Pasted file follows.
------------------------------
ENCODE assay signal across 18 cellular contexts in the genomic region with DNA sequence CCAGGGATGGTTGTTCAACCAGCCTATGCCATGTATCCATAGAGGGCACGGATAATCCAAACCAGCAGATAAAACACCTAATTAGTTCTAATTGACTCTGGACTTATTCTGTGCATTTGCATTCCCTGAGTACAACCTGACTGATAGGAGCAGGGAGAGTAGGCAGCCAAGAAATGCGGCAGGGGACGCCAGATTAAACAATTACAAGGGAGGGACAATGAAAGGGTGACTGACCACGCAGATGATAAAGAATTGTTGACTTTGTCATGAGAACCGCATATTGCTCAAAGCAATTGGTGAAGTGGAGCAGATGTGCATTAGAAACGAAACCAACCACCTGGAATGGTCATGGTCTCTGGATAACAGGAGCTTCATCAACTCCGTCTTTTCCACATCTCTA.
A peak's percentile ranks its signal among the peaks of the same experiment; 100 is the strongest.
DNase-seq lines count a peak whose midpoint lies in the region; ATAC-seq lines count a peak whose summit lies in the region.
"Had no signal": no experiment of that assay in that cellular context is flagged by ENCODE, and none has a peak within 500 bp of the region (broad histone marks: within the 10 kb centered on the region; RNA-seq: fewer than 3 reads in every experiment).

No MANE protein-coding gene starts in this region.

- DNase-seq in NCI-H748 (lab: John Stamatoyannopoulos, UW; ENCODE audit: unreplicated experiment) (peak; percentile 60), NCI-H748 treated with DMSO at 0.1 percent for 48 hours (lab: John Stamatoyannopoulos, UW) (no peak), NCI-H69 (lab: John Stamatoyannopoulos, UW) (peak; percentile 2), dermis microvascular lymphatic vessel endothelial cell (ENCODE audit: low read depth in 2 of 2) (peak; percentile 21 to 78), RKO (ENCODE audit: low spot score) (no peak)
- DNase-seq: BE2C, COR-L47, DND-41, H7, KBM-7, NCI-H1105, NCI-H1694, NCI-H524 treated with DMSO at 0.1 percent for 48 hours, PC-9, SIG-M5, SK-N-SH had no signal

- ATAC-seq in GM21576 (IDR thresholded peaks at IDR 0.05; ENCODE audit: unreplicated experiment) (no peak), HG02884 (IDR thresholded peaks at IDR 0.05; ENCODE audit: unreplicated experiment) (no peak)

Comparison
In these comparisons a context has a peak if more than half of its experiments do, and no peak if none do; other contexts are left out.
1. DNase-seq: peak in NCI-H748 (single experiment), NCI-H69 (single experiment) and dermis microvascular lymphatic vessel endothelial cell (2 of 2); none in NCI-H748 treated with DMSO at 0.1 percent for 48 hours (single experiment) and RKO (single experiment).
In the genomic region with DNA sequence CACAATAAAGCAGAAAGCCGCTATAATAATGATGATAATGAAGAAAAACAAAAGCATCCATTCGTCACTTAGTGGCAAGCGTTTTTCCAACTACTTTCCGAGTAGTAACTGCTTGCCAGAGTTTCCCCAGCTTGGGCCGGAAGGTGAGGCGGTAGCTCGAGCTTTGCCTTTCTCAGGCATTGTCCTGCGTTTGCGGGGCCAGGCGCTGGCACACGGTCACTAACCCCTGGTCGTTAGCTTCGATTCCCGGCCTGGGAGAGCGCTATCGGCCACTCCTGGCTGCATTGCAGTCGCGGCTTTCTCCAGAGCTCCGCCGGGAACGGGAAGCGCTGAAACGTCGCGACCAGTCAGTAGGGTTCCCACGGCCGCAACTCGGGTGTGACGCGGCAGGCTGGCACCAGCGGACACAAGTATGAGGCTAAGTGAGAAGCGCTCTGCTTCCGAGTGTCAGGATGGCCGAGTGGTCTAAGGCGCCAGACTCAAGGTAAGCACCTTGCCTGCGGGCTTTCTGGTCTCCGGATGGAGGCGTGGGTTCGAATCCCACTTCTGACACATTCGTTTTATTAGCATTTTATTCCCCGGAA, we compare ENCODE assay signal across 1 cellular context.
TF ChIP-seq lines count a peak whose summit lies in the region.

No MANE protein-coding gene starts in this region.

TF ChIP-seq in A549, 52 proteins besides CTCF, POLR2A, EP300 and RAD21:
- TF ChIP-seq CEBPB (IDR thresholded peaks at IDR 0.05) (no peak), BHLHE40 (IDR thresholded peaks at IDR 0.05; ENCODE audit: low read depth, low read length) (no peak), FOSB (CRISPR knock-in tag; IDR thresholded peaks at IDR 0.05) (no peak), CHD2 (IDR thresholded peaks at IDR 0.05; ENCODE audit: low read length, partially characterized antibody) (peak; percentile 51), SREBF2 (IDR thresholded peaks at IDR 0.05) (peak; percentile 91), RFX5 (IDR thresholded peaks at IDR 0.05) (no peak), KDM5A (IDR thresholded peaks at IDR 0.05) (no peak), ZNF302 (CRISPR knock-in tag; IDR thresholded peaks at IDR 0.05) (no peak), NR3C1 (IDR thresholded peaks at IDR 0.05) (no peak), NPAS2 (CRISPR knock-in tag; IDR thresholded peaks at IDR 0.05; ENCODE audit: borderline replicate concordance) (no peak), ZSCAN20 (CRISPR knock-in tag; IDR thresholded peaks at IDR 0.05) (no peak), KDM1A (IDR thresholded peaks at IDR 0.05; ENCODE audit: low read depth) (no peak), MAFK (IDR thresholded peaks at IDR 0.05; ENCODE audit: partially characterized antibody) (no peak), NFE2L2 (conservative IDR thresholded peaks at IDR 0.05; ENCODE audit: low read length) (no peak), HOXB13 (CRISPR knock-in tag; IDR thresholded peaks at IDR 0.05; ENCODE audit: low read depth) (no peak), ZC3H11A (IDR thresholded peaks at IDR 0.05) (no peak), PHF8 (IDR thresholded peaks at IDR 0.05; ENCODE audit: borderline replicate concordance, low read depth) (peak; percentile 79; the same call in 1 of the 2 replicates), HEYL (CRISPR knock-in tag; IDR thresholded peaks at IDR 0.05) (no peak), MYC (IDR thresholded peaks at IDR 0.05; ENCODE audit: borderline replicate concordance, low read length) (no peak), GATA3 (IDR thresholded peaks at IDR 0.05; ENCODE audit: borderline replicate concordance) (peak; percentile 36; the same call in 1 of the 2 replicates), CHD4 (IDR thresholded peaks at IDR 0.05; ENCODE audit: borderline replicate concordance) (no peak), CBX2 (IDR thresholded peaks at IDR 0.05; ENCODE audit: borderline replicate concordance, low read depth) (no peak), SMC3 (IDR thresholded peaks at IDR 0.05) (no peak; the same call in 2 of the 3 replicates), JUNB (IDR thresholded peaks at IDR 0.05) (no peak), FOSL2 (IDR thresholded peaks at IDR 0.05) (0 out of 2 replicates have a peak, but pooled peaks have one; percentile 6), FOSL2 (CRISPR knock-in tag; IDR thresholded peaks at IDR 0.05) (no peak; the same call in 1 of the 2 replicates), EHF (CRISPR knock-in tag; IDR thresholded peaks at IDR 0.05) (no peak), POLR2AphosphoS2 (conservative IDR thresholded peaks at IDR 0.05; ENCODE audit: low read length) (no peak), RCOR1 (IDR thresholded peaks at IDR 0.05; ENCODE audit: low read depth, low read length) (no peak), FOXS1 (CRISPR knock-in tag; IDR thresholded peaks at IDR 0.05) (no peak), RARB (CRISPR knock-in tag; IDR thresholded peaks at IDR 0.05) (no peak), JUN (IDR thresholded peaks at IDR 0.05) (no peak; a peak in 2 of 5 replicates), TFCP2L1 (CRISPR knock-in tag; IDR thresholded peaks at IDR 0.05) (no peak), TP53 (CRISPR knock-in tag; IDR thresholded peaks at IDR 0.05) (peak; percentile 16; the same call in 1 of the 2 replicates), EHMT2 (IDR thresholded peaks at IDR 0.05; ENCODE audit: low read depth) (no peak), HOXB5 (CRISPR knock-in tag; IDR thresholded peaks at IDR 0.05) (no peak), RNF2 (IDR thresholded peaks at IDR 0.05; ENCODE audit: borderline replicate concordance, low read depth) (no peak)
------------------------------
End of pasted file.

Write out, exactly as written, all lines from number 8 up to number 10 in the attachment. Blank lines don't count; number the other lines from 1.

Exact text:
- ATAC-seq in GM21576 (IDR thresholded peaks at IDR 0.05; ENCODE audit: unreplicated experiment) (no peak), HG02884 (IDR thresholded peaks at IDR 0.05; ENCODE audit: unreplicated experiment) (no peak)

Comparison
In these comparisons a context has a peak if more than half of its experiments do, and no peak if none do; other contexts are left out.